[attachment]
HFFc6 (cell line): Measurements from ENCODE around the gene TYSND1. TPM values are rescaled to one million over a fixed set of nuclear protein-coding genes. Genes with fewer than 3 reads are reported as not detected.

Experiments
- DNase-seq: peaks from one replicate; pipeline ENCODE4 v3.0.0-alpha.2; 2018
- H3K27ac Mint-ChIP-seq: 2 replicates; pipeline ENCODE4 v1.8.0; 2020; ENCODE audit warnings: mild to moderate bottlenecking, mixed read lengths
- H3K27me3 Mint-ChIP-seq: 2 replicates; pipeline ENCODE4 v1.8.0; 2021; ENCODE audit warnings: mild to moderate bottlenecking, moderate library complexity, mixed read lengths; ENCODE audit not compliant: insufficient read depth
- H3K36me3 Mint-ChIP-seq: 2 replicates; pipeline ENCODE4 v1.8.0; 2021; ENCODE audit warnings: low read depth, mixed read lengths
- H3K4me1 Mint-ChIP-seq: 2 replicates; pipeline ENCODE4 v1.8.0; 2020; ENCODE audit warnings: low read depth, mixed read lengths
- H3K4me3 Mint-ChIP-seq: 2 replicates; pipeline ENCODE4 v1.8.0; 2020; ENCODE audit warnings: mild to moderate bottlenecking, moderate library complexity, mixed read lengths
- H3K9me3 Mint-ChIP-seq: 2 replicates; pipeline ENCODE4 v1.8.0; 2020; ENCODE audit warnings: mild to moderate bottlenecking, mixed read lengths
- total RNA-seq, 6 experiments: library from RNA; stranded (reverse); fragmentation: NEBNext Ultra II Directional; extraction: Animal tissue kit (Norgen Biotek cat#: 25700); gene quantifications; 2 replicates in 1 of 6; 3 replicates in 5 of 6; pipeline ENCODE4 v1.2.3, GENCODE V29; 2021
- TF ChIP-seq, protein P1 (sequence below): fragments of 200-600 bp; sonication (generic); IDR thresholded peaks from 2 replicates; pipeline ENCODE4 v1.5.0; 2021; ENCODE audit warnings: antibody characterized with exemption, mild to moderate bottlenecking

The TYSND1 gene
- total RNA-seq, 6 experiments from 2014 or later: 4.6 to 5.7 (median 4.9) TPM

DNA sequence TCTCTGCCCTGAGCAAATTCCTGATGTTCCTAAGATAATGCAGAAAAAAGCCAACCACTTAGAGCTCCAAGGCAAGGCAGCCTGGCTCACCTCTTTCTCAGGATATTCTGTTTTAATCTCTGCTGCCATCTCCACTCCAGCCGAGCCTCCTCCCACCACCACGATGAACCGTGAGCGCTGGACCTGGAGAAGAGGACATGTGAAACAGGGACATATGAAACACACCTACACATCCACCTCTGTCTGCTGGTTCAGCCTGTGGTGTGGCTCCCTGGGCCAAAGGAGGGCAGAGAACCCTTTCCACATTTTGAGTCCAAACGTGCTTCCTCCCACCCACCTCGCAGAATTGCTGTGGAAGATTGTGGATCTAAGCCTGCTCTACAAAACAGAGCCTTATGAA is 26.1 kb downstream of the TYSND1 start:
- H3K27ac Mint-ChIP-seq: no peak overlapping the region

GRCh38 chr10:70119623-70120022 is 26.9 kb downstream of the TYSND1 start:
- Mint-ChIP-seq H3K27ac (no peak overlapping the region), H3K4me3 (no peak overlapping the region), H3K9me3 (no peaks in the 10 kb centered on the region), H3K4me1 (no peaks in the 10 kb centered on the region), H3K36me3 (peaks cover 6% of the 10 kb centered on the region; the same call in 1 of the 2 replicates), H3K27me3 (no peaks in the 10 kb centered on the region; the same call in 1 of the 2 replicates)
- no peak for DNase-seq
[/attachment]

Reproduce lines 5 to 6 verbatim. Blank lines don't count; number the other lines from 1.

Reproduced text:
- H3K27me3 Mint-ChIP-seq: 2 replicates; pipeline ENCODE4 v1.8.0; 2021; ENCODE audit warnings: mild to moderate bottlenecking, moderate library complexity, mixed read lengths; ENCODE audit not compliant: insufficient read depth
- H3K36me3 Mint-ChIP-seq: 2 replicates; pipeline ENCODE4 v1.8.0; 2021; ENCODE audit warnings: low read depth, mixed read lengths